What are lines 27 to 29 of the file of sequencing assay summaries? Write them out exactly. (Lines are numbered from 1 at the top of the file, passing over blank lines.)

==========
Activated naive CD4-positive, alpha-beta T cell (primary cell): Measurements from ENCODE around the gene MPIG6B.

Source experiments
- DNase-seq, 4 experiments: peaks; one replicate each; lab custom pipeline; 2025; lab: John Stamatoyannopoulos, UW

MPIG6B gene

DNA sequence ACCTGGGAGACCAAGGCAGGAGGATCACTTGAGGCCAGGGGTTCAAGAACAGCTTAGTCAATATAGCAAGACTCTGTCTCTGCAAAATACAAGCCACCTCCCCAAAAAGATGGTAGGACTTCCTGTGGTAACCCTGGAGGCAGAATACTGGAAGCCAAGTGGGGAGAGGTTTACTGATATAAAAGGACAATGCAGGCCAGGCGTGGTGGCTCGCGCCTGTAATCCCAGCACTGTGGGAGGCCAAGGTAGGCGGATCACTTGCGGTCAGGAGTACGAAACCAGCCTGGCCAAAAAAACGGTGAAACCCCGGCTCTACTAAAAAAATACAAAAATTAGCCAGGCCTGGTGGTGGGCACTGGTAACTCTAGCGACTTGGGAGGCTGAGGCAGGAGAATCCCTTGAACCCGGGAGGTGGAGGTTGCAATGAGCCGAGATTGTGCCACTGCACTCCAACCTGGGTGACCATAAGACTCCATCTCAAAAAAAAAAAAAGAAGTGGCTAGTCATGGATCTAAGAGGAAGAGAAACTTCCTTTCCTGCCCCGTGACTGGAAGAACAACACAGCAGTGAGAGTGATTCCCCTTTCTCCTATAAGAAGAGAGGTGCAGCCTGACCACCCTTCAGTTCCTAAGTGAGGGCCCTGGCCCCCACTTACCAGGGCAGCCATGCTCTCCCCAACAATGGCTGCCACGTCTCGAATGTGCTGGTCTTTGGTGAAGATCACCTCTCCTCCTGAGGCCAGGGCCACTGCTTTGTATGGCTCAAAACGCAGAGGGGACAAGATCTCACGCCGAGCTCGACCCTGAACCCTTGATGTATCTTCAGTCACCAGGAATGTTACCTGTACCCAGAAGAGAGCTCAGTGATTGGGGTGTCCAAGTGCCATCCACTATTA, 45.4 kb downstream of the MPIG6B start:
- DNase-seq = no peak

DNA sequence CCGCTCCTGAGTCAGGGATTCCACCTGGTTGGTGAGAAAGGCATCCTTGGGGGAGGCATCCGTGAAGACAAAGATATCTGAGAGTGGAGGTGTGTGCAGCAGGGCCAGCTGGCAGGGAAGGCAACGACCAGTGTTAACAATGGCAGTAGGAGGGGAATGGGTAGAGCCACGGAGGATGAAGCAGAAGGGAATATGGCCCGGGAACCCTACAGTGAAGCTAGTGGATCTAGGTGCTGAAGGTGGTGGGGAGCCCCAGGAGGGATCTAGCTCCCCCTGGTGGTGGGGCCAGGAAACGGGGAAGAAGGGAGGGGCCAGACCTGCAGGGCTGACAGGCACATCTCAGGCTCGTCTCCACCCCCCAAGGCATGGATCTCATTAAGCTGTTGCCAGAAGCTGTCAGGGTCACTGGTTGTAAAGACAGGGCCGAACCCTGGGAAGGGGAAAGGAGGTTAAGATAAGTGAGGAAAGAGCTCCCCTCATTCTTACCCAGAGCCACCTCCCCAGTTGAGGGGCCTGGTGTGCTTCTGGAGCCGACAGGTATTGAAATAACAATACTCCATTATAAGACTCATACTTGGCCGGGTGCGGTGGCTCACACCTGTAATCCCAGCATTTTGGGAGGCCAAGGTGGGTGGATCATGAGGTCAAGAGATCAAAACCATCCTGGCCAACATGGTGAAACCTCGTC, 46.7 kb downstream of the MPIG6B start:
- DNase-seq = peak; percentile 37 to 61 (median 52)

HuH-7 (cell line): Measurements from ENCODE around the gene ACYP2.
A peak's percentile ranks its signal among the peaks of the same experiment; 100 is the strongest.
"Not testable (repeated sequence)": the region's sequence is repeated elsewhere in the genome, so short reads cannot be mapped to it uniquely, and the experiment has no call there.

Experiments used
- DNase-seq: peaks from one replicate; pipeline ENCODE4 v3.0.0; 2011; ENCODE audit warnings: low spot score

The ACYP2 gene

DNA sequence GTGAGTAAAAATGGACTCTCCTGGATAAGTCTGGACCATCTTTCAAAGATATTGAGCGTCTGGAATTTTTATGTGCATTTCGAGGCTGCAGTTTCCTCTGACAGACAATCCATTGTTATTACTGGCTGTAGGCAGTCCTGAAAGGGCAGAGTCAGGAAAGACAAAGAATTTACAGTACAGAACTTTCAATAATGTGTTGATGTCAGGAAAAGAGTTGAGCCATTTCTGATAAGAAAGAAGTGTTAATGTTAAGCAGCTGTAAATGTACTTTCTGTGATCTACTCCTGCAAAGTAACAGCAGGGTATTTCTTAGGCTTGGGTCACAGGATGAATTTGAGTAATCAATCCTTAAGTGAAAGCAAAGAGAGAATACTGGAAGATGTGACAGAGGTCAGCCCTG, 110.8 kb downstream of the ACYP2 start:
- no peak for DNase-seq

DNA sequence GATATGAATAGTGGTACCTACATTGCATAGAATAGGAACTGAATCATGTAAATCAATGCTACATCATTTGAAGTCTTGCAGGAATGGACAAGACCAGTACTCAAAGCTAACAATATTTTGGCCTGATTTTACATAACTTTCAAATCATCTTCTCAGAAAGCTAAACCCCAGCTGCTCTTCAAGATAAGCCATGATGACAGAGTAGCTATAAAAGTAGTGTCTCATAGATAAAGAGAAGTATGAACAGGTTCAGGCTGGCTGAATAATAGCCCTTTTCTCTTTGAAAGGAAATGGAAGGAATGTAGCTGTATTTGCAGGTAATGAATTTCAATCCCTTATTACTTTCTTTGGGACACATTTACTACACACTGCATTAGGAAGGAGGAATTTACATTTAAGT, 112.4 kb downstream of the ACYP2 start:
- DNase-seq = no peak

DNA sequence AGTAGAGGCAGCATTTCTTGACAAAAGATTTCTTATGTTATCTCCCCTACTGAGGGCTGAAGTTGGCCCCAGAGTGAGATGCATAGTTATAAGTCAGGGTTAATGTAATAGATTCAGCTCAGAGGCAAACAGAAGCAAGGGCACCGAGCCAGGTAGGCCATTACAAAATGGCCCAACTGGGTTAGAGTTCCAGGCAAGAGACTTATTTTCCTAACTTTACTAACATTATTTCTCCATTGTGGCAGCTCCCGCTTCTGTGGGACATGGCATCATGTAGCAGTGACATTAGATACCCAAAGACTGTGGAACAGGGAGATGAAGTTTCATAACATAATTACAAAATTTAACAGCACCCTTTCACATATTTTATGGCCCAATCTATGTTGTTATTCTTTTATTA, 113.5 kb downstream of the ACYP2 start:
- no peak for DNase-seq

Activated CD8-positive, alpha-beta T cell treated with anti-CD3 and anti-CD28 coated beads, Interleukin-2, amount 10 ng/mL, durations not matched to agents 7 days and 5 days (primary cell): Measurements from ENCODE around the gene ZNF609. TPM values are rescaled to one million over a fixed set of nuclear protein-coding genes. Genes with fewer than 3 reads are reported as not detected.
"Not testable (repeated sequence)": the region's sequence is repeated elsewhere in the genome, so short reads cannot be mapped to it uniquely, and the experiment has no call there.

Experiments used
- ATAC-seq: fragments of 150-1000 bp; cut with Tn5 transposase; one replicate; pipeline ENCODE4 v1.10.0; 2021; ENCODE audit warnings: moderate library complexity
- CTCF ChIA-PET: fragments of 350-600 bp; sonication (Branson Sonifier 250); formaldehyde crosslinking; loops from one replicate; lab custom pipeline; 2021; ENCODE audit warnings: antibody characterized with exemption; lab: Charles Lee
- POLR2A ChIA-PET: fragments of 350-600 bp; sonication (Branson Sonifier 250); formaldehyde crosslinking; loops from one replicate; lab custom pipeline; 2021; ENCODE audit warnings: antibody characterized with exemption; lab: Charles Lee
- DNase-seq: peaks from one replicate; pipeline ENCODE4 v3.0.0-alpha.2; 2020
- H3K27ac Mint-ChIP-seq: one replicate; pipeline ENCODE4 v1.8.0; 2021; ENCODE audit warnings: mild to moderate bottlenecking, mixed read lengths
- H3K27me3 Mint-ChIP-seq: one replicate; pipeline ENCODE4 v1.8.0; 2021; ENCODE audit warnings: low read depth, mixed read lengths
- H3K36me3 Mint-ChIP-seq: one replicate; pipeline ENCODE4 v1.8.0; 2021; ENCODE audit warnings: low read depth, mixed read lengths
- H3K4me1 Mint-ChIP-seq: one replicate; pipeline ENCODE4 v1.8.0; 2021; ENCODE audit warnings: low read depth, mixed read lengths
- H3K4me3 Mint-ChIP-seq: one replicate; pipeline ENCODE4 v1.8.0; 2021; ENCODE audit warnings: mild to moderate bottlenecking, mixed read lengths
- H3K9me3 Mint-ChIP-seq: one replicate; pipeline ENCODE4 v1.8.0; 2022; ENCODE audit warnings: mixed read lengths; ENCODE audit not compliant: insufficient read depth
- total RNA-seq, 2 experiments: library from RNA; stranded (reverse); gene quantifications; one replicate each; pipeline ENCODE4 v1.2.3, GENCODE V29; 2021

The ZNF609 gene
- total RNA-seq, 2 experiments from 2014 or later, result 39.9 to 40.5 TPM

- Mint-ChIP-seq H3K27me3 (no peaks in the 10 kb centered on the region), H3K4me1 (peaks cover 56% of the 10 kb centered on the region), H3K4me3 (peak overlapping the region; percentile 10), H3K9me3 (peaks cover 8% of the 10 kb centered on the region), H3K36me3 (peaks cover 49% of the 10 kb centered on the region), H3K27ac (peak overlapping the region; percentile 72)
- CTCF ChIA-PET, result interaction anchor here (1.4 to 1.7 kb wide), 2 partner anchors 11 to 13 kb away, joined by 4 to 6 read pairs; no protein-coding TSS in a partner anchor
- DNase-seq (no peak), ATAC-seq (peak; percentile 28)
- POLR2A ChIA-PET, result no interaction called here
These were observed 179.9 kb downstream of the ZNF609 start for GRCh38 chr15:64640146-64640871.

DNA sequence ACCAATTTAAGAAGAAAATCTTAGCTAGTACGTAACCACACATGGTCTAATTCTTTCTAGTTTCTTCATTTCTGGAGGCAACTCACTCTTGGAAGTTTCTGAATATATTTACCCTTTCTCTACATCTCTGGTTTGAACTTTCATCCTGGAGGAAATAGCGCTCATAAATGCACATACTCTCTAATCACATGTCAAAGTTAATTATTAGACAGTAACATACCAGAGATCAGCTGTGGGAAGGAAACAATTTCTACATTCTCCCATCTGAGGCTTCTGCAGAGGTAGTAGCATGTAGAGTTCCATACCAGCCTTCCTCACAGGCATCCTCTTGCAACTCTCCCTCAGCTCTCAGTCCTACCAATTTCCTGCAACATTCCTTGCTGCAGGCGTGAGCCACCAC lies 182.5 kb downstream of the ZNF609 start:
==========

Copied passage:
- DNase-seq: peaks from one replicate; pipeline ENCODE4 v3.0.0-alpha.2; 2020
- H3K27ac Mint-ChIP-seq: one replicate; pipeline ENCODE4 v1.8.0; 2021; ENCODE audit warnings: mild to moderate bottlenecking, mixed read lengths
- H3K27me3 Mint-ChIP-seq: one replicate; pipeline ENCODE4 v1.8.0; 2021; ENCODE audit warnings: low read depth, mixed read lengths